Charlie Pierce at Esquire:
It had been a long time since I was around a presidential campaign when I picked this one up in Iowa a little more than a year ago. The first story that hit me was the money. It still seems to me that the money is the only story in this whole campaign. It has deformed the process almost to unrecognizability. It has created a new normal that seems insulated on all sides from the people who are supposed to matter the most. If the president manages to hang on, it will be seen as a triumph of participatory democracy over legalized bribery, and we will all be encouraged to feel very good about ourselves because things turned out that way. But, seriously, were it not for the new political universe created by the Big Bang of the Citizens United decision, and were it not for the swiftly established metric that he who has the most money wins, the candidacy of Willard Romney would be an almost impossible burlesque. Four years after the titans of the financial-services industry nearly ate the entire world, the Republicans nominate a plutocratic maladroit who can barely wrestle a coherent sentence to a draw — “We start a new tomorrow tomorrow,” was yesterday’s gem — and who is entirely a creature of the very industry that had caused the misery in the first place. It is exactly the same as if the Republicans in 1932 had replaced Herbert Hoover at the top of their ticket with Andrew Mellon.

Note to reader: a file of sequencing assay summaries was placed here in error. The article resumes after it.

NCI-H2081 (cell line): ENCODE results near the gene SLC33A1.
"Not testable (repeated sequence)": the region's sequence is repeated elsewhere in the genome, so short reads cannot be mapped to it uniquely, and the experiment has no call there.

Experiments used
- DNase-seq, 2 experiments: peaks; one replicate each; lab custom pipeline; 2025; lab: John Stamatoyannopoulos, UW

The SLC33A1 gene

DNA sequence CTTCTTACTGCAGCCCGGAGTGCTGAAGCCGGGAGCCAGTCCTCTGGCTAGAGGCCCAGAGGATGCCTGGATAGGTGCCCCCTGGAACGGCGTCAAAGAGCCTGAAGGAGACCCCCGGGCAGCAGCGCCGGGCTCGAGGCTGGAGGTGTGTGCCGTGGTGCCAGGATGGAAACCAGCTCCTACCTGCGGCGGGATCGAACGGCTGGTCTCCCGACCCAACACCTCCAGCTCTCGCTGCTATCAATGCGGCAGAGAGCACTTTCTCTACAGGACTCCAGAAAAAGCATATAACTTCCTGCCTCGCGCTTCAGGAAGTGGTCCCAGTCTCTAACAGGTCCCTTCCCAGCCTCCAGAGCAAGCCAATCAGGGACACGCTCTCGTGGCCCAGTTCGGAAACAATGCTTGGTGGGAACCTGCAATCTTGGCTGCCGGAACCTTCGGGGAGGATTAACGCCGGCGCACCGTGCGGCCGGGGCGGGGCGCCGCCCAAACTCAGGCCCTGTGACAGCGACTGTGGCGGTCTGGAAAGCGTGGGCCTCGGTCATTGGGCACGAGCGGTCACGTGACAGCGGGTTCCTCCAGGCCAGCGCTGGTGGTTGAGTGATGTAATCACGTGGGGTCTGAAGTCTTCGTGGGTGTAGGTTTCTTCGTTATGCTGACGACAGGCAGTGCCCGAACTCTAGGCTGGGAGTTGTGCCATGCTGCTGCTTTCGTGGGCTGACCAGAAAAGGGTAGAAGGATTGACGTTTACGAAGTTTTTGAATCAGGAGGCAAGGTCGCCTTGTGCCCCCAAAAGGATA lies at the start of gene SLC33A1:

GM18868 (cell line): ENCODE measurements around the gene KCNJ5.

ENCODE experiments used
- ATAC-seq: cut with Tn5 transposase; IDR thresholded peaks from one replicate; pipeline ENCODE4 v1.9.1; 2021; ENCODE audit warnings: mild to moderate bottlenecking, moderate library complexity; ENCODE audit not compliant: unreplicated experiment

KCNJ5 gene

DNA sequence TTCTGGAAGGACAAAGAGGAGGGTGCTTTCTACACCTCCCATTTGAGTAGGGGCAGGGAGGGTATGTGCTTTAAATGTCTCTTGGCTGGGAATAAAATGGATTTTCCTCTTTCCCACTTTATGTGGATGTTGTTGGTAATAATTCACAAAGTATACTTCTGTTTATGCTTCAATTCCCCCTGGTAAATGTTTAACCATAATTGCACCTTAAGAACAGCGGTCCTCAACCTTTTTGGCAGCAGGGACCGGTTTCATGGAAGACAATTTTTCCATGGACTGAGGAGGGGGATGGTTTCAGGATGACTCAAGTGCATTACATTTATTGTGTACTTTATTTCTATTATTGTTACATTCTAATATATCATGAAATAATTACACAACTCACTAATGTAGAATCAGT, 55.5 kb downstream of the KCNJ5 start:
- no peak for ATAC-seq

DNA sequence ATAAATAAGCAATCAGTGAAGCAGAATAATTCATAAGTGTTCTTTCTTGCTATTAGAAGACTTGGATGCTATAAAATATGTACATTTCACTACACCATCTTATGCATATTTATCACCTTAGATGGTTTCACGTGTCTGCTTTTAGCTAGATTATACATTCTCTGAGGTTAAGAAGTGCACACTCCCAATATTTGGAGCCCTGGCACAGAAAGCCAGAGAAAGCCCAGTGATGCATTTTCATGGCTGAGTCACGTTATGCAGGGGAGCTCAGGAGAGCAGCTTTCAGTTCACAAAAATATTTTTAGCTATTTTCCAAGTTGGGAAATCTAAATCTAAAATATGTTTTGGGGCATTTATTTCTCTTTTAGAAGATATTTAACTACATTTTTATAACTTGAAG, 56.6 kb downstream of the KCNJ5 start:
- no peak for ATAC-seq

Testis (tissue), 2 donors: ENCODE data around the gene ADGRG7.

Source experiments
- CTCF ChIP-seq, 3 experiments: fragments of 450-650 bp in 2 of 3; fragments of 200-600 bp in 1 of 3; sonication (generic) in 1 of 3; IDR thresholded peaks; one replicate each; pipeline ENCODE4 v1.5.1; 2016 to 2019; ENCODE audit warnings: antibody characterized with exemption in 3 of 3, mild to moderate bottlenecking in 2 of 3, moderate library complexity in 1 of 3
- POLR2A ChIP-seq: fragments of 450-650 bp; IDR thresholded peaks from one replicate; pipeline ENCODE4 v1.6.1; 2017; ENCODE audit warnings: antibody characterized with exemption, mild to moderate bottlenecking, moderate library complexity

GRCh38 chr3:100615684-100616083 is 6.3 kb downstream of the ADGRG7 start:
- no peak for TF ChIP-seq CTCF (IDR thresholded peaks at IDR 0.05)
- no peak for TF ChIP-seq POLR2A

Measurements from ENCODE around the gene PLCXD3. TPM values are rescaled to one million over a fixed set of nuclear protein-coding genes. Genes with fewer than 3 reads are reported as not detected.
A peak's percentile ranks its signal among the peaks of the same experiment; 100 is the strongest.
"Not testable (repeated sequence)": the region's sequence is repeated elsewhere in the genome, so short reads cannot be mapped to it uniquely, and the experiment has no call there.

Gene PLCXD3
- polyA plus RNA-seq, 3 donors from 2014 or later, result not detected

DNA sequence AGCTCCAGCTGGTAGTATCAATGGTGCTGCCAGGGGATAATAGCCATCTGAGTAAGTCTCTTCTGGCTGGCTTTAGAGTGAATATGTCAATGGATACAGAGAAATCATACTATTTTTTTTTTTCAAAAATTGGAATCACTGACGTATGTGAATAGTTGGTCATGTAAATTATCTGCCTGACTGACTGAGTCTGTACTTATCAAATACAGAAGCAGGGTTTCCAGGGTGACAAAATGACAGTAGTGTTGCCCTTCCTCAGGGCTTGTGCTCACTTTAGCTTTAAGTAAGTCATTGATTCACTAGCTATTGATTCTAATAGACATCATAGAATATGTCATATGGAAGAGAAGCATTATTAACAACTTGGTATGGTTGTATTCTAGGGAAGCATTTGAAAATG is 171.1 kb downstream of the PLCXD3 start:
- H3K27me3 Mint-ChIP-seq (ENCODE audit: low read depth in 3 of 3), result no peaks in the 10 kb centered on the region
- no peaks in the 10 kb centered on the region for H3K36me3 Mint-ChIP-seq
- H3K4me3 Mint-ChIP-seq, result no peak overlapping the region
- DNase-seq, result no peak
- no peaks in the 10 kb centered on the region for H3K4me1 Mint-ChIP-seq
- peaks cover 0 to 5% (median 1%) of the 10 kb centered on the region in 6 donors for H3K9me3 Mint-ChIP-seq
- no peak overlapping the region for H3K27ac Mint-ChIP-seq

But the election is still within an eyelash, one way or the other, because Romney’s money, and all the other money that lined up behind it, made him credible. Exactly forty years after anonymous corporate cash became the first loose thread that would lead to the unravelling of Richard Nixon’s presidency, anonymous corporate cash is the coin of the realm. It is the measure by which we determine the fitness to lead the nation, to command the armed forces, to who gets their hands on the nuclear codes. It used to be popular to complain that we had turned politics into an advertising design competition, that we sold our candidates “like soap.” Now, we’ve turned the elections into investment opportunities, and we sell our candidates like beachfront condos or cattle futures. I am not at all sure this is an improvement.
But, recently, watching things on the ground here in Florida, I’ve come to think that there is an even bigger story than the money, that the money is merely the only story within the only story. I have watched at close range how very far politicians will go to use their institutional power as elected officials to deaden the instincts of self-government. It is the money that got them into place to do it, but what they’re doing is something far more insidious and dangerous. Actively keeping people from exercising the franchise is bad enough. But to continue, over and over and over again, to make the process harder and harder until a critical mass of people decides that self-government is not worth the bother, I think, is far, far worse.